Taken as a whole, solid economic growth continued in the first quarter, which is also confirmed by data from the labour market. The workforce in employment has been recording stable annual growth of around 2% since last spring, while that growth continued at the same pace until March. The unemployment rate remains high, but has fallen by 1 percentage point over the last year, and continued to fall until April. The aforementioned decline is still too weak to affect average wages, which were down again at the beginning of the year by around 1%. That and growing precarity with respect to employment likely explain why increased growth in the labour market has not yet passed through to comparable growth in household consumption.

At -0.7%, April’s inflation rate, as measured in by the HICP, reached another ‘record’ low. The main factor in the aforementioned rate was a decline in the prices of certain categories of services, which in turn resulted in a decline in all core inflation indicators. Taking into account the situation on the retail market, a low but positive core inflation rate will likely persist for some time. This year’s deflation has been dictated for the most part by falling energy prices, which in April contributed 1.1 percentage points to deflation (outstripping the euro area by 0.4 percentage points due to the higher weights applied to energy products in Slovenia and on account of a decrease in excise duties). The effect will diminish over the rest of the year, which will be noted for the first time in May, but will likely keep the inflation rate below zero until autumn.

The Ministry of Finance is planning a general government deficit of 2.9% of GDP for this year, bringing it back in line with the thresholds set out in the Stability and Growth Pact for the first time in six years. Figures according to the cash flow methodology indicate a year-on-year decline in revenues for the first two months of the year and an even more significant decrease in expenditure, while more up-to-date figures for taxes and contributions indicate a considerably better result over the next two months and a year-on-year increase of 6% over the first four months of the year, with growth present in nearly every category of taxes. The government borrowed at favourable interest rates: via a 20-year bond with an interest rate of 1.5% in March and a 12-month bill treasury bill with an interest rate of 0.19% in April.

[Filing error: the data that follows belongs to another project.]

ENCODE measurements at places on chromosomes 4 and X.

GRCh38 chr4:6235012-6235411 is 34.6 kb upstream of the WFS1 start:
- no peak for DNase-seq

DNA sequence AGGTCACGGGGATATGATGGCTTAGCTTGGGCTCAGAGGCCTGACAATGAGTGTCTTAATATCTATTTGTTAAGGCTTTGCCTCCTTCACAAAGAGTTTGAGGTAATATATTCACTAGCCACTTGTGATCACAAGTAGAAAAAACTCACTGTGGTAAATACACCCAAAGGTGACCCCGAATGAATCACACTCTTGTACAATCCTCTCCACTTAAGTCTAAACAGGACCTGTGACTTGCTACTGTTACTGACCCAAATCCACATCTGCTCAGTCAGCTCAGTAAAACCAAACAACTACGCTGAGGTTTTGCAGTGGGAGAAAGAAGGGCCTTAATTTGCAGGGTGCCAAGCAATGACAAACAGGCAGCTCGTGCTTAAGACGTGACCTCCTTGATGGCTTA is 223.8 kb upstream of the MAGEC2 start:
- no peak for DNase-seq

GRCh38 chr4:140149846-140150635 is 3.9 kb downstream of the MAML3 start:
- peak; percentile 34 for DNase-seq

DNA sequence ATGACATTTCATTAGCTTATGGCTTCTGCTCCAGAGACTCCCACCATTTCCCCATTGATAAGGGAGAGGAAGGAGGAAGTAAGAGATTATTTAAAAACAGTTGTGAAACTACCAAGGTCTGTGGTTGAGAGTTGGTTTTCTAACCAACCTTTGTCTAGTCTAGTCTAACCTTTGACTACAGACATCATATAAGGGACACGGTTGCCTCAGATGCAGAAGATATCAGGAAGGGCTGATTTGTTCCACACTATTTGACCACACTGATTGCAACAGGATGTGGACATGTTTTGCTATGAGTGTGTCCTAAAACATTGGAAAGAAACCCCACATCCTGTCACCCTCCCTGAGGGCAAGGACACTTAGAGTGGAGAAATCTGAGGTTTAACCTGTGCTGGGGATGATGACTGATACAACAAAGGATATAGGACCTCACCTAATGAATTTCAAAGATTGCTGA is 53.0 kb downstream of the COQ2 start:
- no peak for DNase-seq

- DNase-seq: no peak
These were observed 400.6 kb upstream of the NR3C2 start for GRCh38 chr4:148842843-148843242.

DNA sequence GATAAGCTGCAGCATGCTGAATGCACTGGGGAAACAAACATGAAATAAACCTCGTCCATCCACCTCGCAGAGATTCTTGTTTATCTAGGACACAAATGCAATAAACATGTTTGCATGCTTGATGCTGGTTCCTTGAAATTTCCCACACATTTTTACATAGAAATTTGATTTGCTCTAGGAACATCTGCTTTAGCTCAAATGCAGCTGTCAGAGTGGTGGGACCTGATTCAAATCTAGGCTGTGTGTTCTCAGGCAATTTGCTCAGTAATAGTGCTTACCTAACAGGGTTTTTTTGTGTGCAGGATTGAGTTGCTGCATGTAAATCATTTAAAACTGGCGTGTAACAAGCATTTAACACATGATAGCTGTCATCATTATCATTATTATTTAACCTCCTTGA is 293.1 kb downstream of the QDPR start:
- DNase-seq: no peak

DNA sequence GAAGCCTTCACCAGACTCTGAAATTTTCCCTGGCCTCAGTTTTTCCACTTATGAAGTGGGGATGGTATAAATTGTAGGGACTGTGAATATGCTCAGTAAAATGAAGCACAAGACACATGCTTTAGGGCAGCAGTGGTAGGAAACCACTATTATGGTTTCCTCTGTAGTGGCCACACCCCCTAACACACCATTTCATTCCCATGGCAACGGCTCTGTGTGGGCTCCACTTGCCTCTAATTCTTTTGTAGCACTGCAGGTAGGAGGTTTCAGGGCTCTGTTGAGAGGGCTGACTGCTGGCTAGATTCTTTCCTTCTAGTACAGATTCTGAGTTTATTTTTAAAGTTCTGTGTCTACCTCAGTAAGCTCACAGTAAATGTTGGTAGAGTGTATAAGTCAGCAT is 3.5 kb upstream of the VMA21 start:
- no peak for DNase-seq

The analysis addresses two key topics: an analysis of fees, which illustrates changes in the amount of fees for payment services in the period 31 December 2007 to 31 December 2014, and a calculation of the costs of payment service baskets by payment service provider. 

Findings included the fact that average fees rose in 17 of the 20 payment service categories analysed during the most recent observation period (2013/2014). The largest increase (of 15.00%) was recorded by the average fee for internal low-value payments by natural persons via electronic banking channels. An additional analysis was drawn up detailing changes in fees during the period 31 December 2014 to 1 May 2015, which studies the impact of the adoption of the Act amending the Taxation of Financial Services Act. The aforementioned act raises the tax rate from 6.5% to 8.5%. 
The calculation of the costs of baskets indicates that Delavska hranilnica d.d. is the most affordable for natural persons, notwithstanding the basket (Bank of Slovenia/Slovenian Consumers’ Association) or client type (traditional or e-client). The basket of payment services at the aforementioned service provider is up to EUR 206.04 cheaper than at the most expensive service provider. Savings for legal entities as the result of changing payment services provider can be even higher (due to a significantly higher number of transactions and due to generally higher fees), as a traditional client can save up to EUR 1,319.84 annually according to the calculation (the most affordable is Hranilnica in posojilnica Vipava d.d.), while an e-client can save up to EUR 450.06 (where the most affordable is likewise Hranilnica in posojilnica Vipava d.d.).

*Publications are currently available only in slovene language.